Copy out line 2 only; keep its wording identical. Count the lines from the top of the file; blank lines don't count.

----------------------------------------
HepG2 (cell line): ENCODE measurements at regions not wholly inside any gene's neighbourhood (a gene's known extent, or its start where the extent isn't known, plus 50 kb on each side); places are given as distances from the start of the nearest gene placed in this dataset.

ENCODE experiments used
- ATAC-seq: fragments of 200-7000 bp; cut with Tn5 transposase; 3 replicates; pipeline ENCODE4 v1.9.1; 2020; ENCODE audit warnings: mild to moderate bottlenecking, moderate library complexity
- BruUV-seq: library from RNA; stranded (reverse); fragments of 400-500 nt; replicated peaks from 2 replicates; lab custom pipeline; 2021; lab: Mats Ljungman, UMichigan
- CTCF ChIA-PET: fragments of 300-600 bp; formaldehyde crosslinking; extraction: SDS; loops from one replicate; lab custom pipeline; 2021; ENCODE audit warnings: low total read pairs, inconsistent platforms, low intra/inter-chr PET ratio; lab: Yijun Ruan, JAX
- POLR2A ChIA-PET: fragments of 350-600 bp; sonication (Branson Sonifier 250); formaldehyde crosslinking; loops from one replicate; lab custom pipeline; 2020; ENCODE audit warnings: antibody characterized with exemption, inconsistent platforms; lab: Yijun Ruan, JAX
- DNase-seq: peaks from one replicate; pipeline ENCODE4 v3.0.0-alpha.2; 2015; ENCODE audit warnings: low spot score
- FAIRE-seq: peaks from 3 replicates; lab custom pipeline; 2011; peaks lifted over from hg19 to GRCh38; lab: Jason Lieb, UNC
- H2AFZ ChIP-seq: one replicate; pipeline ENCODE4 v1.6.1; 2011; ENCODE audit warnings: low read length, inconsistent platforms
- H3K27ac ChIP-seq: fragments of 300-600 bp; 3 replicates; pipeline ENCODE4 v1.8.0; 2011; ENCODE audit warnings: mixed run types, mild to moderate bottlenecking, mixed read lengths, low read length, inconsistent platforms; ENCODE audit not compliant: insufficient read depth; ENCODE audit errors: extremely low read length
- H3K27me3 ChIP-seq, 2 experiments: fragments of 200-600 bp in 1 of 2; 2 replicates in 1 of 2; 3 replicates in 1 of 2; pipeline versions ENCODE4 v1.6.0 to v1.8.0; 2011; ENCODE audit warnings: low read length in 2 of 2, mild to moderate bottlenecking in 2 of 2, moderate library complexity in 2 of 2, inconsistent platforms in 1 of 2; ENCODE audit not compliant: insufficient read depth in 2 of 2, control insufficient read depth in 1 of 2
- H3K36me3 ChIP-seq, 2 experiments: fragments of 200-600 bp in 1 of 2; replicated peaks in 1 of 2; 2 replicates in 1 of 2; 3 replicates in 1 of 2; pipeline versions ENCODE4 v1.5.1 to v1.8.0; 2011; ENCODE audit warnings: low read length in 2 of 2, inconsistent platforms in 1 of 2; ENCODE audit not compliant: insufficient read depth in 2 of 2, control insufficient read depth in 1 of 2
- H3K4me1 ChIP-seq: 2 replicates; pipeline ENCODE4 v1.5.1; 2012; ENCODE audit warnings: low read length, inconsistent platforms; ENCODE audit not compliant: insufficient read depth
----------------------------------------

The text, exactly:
ENCODE experiments used